Miya Ando is an American post-minimalist artist. She has done most of her works in countries besides the United States. Ando is of half-Japanese and half-Russian heritage and is a descendent of Bizen sword maker Ando Yoshiro Masakatsu. She was raised by sword smiths-turned Buddhist priests in a Buddhist temple in Okayama, Japan and in the redwoods of Santa Cruz, California. After graduating from UC Berkeley with a degree in East Asian Studies, Ando attended Yale University to study Buddhist iconography and imagery before apprenticing at the Hattori Studio in Japan.
Ando’s work has been featured in solo exhibitions in several U.S. states including New York and California. Ando has also exhibited in France, Australia, England, Germany, and Tokyo, Japan. Ando’s work can be found at Aldrich Contemporary, the Newhouse Center for Contemporary Art, the Byzantine Museum in Greece, and in Chapman University’s private collection.
In 2009, Against the Stream Buddhist Meditation Society commissioned Ando’s piece, “8-Fold Path,” which consists of a grid of four steel square canvases measuring 4 feet each. The work was featured in a July 2009 article for Shambhala Sun for its “meditative” nature and “spiritual” influence. Also in 2009, Ando created “Fiat Lux” (“Let There Be Light”), a grid of 144 individual 5″ x 5″ steel canvasses for the meditation room in Brooklyn’s St. John’s Bread and Life Chapel. Ando was next commissioned by president Jay Davidson of The Healing Place Non Denominational Chapel to produce an installation for its women’s facility. Ando’s forty-foot, phosphorescent-coated steel piece, “Shelter[Meditation 1-2],” collects sunlight during the day and radiates blue at night. Ando’s latest installation commemorates the tenth anniversary of the September 11 attacks on New York City’s Twin Towers. Commissioned by the 9/11 London Project Foundation as a permanent addition to Potters Fields Park in London, England, Ando’s sculpture stands eight meters tall and is crafted from polished World Trade Center steel. Ando has also completed public commissions for Safdi Plaza Realty, the Thanatopolis Exhibition, San Francisco General Hospital, and CalFire. In 2011, Ando worked on commissions for the Haein Art Project in Korea and the Fist Art Foundation in Puerto Rico.
Ando became an advocate and public ambassador for Element Skateboards’ 2010 International print and media campaign and won the Thanatopolis Special Artist Award and Public Outdoor Commission in 2010. Ando also received grants from the Puffin Foundation and Gilbert Slomowitz Foundation in 2010 and 2011.
Ando donated 100% of sales from her limited edition 2009 series to the Indigo Youth Movement, a non-profit organization that provides art supplies, books, and school supplies to children of the Isithumba village in South Africa. Ando actively participates in a wide variety of philanthropic collaborations to benefit causes ranging from environmental preservation to humanitarian aid.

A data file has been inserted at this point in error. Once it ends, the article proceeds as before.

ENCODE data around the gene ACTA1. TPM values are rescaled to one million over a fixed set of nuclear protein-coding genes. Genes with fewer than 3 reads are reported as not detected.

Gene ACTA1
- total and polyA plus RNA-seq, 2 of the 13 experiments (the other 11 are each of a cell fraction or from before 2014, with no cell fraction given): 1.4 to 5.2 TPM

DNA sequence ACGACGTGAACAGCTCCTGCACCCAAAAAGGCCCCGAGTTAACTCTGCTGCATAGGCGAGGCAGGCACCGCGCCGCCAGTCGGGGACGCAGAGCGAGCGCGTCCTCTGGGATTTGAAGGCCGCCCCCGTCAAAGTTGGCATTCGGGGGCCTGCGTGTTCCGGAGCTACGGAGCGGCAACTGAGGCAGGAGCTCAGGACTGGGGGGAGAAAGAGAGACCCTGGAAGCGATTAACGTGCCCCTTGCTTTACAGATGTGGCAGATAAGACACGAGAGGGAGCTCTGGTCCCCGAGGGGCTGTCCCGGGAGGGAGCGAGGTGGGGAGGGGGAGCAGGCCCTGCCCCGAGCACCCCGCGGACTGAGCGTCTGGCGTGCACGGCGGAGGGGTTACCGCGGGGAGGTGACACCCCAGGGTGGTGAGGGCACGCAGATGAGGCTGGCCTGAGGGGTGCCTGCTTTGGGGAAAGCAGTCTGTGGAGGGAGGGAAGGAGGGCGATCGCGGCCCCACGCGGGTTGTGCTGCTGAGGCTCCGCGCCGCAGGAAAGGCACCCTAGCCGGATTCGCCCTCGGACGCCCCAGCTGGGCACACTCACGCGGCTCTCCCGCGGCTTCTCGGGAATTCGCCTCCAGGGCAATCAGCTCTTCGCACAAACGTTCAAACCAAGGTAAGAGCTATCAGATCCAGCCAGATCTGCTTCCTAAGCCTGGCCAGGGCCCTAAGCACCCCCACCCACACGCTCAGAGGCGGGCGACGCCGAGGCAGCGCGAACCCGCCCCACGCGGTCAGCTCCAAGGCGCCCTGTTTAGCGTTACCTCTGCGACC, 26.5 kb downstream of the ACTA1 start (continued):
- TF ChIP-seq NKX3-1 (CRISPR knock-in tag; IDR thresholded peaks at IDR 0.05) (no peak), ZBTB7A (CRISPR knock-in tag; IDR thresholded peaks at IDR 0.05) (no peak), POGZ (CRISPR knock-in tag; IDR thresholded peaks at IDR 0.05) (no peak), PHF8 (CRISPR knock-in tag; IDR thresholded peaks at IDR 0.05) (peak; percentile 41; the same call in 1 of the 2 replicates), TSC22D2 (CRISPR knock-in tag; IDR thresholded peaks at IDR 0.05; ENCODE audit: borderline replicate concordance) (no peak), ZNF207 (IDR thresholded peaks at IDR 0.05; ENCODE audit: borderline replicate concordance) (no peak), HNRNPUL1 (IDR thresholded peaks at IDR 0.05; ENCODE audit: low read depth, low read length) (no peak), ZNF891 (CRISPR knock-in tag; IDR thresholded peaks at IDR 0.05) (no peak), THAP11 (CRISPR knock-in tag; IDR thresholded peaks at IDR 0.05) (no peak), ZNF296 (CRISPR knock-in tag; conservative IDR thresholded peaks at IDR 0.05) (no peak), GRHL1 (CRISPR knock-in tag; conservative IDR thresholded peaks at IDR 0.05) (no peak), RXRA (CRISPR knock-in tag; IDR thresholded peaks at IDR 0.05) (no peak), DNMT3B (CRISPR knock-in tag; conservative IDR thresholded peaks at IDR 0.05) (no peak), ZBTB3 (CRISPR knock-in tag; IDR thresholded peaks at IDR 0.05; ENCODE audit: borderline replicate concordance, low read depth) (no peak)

Miya Ando currently lives and works in Brooklyn, New York. Ando’s two- and three-dimensional works reference American minimalism and Zen Reductivism in its exploration of reflectivity and luminosity. According to Rural Intelligence, Ando’s “works on steel canvas are post-minimalism at its very best.”
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Sometimes you just can’t be there for someone you love (in person), but you you can still be there….
One night a man had a dream.
He dreamed he was walking along the beach with the Lord.
Across the sky flashed scenes from his life.
For each scene, he noticed two sets of footprints in the sand.
One belonged to him, and the other to the Lord.
When the last scene of his life flashed before him,
he looked back at the footprints in the sand.
He noticed that many times along the path of his life,
there was only one set of footprints.
He also noticed that it happened
at the very lowest
and saddest times in his life.
This really bothered him
and he questioned the Lord about it.:
“Lord, you said that once I decided to follow you,
you’d walk with me all the way.
But I have noticed that during
the most troublesome times in my life,
there is only one set of footprints.
I don’t understand why when I needed you the most
you would leave me.”
The Lord replied,
“My precious, precious child,
I love you and would never leave you.
During your times of trial and suffering,
when you see only one set of footprints,
it was then I carried you.”